But we don’t set aside significant, regular, daily, disciplined time to pray in those ways much. And we don’t think it’s worth it to meet with others to pray, by and large. And we wonder, “Why is my faith weak? Why is my hope feeble? Why is my passion for Christ small?”

And meanwhile, across these rooms, the devil is whispering in your ear, “The pastor is getting legalistic now. He’s moving into the legalistic phase of the sermon. He’s starting to use guilt now. He’s getting the law out now.” That’s what he’s saying. To which I say, to hell with the devil and all of his destructive lies. Be free, Bethlehem.

Is intentional, regular, disciplined, earnest, Christ-dependent, God-glorifying, joyful prayer a duty — a discipline? Do I go to prayer meetings Tuesday morning, Wednesday afternoon, Friday morning, Saturday afternoon, Sunday morning because it’s a duty — out of discipline?

Well, you could call it that. It’s a duty the way it’s a duty for a scuba diver to put on his air tank before he goes underwater. It’s a duty the way pilots should listen to air traffic controllers. It’s a duty the way soldiers in combat should clean their rifles and load their guns. It’s a duty the way hungry people eat food. It’s a duty the way thirsty people drink water. It’s a duty the way a deaf man puts on his hearing aid. It’s a duty the way a diabetic takes his insulin. It’s a duty the way Pooh Bear looks for honey. It’s a duty the way pirates look for gold.

So you can call it a duty if you want. It is like that. I hate the devil. I hate the way he is killing some of you by persuading you it’s legalistic to do regular, set-aside, disciplined praying. I hate the devil and the way he’s killing you, telling you that it is legalistic to be as regular in your prayers as you are in eating your food, in sleeping, in internet use. Is it legalistic to eat three times a day? You sleep every night for goodness’ sake. Mix it up.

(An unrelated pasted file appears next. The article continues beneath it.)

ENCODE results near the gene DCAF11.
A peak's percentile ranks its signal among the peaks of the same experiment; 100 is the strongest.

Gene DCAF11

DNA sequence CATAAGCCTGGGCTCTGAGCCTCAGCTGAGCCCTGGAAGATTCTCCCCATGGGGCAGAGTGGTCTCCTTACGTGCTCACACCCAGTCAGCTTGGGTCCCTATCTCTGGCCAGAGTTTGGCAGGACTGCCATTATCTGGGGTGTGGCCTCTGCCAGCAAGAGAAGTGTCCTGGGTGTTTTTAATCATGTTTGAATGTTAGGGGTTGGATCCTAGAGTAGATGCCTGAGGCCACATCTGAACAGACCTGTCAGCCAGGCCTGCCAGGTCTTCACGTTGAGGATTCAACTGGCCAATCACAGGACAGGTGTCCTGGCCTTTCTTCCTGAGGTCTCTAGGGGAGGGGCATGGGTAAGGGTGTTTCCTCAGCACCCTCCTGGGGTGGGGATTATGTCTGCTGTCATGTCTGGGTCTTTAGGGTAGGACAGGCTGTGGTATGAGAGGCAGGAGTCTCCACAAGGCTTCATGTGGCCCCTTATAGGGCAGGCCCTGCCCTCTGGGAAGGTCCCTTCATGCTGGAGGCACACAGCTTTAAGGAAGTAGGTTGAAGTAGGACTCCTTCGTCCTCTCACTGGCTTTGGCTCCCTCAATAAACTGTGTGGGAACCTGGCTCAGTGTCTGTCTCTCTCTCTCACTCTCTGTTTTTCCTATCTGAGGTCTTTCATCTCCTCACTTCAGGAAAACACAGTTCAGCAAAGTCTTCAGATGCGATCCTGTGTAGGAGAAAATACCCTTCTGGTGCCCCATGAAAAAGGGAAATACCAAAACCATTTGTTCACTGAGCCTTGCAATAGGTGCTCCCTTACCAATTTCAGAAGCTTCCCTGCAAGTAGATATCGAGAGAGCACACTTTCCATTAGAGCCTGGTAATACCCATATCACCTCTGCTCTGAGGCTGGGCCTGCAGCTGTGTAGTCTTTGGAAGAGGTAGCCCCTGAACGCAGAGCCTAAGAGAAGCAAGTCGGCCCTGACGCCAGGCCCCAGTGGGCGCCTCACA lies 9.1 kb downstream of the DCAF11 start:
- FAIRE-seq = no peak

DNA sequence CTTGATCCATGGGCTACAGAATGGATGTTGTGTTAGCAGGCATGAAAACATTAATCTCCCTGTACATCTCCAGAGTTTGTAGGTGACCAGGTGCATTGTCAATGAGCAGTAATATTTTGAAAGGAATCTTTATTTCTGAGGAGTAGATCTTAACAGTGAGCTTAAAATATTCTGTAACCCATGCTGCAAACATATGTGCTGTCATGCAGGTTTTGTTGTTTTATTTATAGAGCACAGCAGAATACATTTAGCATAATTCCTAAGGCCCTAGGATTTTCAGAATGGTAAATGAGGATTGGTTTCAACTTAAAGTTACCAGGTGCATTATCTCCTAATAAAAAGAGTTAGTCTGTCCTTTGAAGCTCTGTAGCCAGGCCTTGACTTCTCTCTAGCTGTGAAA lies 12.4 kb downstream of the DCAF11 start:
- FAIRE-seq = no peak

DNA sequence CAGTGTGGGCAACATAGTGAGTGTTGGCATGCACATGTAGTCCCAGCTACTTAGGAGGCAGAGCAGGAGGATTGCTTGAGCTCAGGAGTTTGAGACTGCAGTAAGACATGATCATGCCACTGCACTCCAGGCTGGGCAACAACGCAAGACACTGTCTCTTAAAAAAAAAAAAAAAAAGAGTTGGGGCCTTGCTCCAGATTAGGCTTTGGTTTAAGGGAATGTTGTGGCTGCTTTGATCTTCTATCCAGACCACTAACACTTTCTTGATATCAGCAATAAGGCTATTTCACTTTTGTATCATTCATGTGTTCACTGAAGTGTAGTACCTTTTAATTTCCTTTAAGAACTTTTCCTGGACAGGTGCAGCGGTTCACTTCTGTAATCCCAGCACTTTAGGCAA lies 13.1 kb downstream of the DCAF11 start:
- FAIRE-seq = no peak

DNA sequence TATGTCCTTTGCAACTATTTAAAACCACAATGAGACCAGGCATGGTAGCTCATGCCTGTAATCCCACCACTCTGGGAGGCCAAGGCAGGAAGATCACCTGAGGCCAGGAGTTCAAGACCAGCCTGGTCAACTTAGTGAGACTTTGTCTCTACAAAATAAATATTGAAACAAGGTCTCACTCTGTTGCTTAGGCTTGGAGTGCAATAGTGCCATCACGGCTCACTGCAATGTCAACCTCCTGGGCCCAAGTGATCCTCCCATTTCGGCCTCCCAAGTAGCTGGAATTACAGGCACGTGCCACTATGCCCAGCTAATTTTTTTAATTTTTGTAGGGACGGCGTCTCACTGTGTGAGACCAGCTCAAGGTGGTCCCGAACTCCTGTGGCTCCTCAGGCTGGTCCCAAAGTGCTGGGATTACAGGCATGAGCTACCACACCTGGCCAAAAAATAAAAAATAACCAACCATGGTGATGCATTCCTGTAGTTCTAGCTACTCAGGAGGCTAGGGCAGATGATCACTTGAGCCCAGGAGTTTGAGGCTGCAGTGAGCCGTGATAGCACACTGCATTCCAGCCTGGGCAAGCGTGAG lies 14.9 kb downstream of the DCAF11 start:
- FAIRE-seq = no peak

“Use the Bible and turn the Bible into prayer.”

The devil is laughing up his sleeve at how easy he can take out Christians. He is laughing up his sleeve at what suckers we are for his worn out, “This is legalism.” You should just look at him and say, “I’m older than that. I’m not in fifth grade anymore. I’ve grown up a little bit. Get out of my life. I’ve got work to do, because I am a sinner in desperate need of talking to my King every day. And my sin inclines me to leave it over and over. If I don’t set a time and a place, I’m a goner.” Talk to the devil. Give him some information. He might leave you alone for a while, but probably not.

God has given us means of grace. If we don’t use the means of grace like praying to the fullest advantage, our complaints against him will not stick. It’s amazing to me how many people get in God’s face with complaints when they haven’t done it. What kind of a courtroom is this, when God can be put in the dock by sinners who don’t even use the means of grace he gives us?

If we don’t eat, we starve. If we don’t drink, we die of thirst. If we don’t exercise a muscle, it atrophies. If we don’t breathe, we suffocate. And just as there are physical means of life, there are spiritual means of grace. It’s so simple. So many of you are trying to live your life without breathing, eating, drinking, exercising, and you wonder, “What’s wrong? It’s your fault, God.” It’s not his fault.